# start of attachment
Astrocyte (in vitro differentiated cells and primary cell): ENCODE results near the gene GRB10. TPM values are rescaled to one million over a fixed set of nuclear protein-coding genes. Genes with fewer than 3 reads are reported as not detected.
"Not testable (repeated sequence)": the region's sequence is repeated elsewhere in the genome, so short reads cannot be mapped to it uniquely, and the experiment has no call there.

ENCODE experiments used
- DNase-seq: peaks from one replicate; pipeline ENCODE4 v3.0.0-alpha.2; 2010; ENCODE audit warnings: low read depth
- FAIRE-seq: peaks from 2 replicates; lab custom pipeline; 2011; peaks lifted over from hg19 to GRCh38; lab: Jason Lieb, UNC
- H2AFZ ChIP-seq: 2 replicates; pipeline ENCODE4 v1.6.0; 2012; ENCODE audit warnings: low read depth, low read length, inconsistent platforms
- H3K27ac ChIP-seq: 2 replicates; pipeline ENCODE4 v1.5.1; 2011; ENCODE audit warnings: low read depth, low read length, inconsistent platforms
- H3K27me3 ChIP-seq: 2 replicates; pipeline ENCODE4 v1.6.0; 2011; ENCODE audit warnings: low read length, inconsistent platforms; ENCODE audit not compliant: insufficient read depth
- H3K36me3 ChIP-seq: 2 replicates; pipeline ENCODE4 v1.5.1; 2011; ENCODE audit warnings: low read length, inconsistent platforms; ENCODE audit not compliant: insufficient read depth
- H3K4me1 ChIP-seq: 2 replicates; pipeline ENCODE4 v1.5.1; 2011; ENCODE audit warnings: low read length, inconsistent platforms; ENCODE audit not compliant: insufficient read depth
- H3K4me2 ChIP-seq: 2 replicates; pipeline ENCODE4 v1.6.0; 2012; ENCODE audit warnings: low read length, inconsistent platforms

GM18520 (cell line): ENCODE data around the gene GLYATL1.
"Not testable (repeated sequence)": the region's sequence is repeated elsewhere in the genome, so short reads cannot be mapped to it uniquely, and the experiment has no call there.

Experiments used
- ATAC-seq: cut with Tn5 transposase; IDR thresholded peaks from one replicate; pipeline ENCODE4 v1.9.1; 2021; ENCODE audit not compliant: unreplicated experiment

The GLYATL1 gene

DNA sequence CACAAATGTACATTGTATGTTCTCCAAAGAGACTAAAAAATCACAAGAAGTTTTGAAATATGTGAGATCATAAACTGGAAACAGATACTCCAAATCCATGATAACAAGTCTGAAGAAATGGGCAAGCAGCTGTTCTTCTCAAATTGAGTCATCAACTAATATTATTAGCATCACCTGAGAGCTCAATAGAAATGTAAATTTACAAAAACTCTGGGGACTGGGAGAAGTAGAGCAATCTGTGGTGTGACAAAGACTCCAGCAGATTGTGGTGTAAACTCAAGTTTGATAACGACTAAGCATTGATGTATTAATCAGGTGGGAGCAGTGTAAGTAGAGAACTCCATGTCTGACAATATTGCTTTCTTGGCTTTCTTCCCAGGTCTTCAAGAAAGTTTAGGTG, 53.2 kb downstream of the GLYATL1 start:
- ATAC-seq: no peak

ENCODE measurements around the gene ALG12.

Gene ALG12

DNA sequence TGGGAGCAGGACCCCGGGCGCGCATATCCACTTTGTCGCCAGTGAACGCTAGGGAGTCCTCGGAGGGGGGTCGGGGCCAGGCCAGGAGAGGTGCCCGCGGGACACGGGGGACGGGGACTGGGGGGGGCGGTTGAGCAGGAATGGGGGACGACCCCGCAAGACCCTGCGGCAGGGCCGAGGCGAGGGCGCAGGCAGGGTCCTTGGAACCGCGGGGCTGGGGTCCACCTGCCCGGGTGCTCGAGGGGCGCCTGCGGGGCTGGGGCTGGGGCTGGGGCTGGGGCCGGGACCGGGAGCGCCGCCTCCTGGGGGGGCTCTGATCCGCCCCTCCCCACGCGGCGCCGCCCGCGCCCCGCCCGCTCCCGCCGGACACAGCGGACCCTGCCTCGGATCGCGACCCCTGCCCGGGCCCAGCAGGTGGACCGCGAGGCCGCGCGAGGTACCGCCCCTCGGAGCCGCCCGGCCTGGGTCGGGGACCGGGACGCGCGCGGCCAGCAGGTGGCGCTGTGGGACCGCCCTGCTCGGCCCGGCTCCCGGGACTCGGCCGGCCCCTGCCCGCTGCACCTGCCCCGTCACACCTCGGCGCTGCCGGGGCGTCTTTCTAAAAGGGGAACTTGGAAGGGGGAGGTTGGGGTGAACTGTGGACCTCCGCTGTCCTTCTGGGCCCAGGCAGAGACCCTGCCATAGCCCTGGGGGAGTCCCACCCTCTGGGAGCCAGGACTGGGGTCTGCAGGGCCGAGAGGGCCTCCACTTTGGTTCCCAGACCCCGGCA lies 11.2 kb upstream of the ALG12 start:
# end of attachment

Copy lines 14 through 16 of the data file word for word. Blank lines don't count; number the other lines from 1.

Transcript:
Experiments used
- ATAC-seq: cut with Tn5 transposase; IDR thresholded peaks from one replicate; pipeline ENCODE4 v1.9.1; 2021; ENCODE audit not compliant: unreplicated experiment

The GLYATL1 gene